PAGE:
- Friends or family. It can be awkward asking for help, especially when it’s about money, but this could be a way to prevent you from entering into a potentially dangerous loan situation. If someone will help you out, do it properly and write down the amount you owe them, any interest they want, and when you’ll pay them back.
Tips for Taking Out a Payday Loan When on Benefits
If you’ve considered all your options, calculated what you can safely afford and still think a payday loan is the right option for you, bear these tips in mind.
- Be clear on what you can afford. If you haven’t already, work out an accurate budget where you track all the money you have coming in and going out on a regular basis. Be accurate and honest with yourself here: if you’re stretching your budget to be able to fit in payday loan repayments, it could quickly become a sticky situation if any more unexpected expenses come along. Always err on the side of caution.
- Borrow as little as possible. As with any loan, only borrow what you need. This is especially important with extremely expensive loans like payday loans as you could end up owing back far more than you borrowed initially.
- Budget so you can pay it back as quickly as possible. It can be tempting to take the offer of a longer repayment schedule and the lower monthly payments that come with that, but remember that this will mean you pay back more overall.
- Don’t take out one payday loan to pay off another. It’s a very slippery slope if you’re borrowing money to fill in the gap between your income and expenses. If that’s happening to you, there’s a bigger problem at play that a payday loan simply won’t solve. This is how debt spirals begin and they can be very hard to get out of. If this is the case for you, speak to a debt advice charity and inform your lender.
- Always check the lender is regulated by the FCA. Although payday loans are arguably a dangerous product, the companies that provide them are authorised by the FCA. You can check to see if a company is authorised using the FCA Register. This, amongst other things, means they should not try to put you under undue pressure, threaten you, or discuss your debt with others without your permission.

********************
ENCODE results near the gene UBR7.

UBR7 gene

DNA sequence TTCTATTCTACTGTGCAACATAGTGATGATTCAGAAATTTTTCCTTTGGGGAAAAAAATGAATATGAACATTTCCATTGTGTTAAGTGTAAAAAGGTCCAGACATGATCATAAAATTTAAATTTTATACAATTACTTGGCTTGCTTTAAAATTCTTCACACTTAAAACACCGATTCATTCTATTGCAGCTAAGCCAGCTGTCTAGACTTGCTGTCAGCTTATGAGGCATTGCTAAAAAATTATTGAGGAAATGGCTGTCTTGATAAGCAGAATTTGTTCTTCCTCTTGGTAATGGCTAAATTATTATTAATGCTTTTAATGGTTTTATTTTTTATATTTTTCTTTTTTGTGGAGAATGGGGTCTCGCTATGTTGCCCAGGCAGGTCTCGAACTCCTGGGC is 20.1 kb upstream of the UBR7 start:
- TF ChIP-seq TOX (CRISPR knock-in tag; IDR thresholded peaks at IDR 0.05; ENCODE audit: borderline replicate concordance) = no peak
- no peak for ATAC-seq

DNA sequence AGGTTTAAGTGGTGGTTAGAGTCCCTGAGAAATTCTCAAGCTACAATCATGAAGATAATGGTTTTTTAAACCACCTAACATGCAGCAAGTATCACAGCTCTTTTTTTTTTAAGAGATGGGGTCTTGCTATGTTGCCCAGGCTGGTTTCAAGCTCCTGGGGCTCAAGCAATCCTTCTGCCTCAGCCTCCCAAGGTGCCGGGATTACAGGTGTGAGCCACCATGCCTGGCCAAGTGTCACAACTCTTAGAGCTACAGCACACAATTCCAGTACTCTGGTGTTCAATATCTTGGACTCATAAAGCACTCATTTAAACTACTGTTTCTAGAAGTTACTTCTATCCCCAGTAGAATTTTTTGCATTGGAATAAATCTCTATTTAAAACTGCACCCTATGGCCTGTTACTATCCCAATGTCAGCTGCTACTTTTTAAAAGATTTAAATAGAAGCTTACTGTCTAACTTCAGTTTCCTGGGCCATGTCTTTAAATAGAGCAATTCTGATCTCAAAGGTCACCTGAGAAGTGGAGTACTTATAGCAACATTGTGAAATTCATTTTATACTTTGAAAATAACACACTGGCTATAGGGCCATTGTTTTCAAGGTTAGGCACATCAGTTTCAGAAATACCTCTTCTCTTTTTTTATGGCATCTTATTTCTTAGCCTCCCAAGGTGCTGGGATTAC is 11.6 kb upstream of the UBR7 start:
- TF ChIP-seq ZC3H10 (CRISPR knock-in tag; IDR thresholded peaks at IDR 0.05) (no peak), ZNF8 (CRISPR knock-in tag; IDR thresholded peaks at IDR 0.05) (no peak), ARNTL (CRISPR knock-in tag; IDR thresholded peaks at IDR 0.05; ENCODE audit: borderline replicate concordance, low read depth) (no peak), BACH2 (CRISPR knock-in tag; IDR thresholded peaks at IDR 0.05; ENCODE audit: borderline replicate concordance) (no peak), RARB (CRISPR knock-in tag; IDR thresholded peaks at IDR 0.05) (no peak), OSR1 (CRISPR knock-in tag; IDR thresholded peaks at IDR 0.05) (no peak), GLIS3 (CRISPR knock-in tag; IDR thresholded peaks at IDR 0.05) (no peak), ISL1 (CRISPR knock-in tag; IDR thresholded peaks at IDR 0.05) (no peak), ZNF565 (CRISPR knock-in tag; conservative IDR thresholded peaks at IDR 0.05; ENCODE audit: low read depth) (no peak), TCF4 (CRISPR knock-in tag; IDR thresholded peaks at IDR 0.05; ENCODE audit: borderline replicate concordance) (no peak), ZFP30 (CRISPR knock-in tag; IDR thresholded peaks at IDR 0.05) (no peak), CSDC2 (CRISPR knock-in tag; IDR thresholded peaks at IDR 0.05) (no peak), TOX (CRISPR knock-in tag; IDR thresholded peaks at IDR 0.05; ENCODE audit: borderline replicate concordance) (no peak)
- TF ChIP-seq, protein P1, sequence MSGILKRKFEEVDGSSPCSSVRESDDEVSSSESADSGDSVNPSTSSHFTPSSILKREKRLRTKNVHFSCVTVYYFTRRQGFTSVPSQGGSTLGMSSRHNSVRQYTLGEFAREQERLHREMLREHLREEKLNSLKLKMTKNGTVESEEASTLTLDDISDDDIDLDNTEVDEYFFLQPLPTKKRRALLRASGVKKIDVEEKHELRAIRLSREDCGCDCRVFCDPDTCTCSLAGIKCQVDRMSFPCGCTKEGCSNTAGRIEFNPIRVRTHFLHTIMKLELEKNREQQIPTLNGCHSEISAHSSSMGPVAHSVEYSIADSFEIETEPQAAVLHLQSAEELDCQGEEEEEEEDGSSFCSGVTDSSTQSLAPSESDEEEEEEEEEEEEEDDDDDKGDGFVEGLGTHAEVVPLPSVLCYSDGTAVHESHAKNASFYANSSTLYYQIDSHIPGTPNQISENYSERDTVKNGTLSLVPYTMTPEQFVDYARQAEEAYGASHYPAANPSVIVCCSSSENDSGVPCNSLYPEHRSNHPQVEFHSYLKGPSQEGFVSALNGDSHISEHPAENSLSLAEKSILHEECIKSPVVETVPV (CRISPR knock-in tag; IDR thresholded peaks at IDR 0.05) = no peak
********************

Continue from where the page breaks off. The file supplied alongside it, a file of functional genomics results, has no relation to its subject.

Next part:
And finally, don’t consider a payday loan if you know you won’t be able to pay it back. This is perhaps the fastest way to get yourself into a downward spiral of debt.
Where Can I Find the Best Payday Loan Deal?
Looking online at a comparison website or speaking to a loan broker are two of the most common ways to compare deals. While all payday loans are expensive, they will be some variance in the market, so, like always, it pays to shop around and do your research.
What’re the Criteria for Being Approved for a Payday Loan?
There’s a common misconception that payday loan companies will approve anyone and everyone. However, following a clampdown of the industry by the FCA, this isn’t necessarily the case anymore, and lenders are generally less reckless than those of decades gone by.
The general approval criteria for a payday loan is:
- Applicants must be above 18 years of age
- Must have confirmation that they are a UK resident with a fixed UK address
- Must have evidence of regular monthly income
- Must have a UK bank account and willingly provide debit card details
Some payday lenders don’t share your data with credit reference agencies, meaning they can advertise payday loans with no credit checks. However, if you think about it, is this really a responsible way of lending? Responsible lenders perform checks and have the right to reject applicants they feel are already in too much debt to be able to meet repayments.
How Can Flexy Loans Help?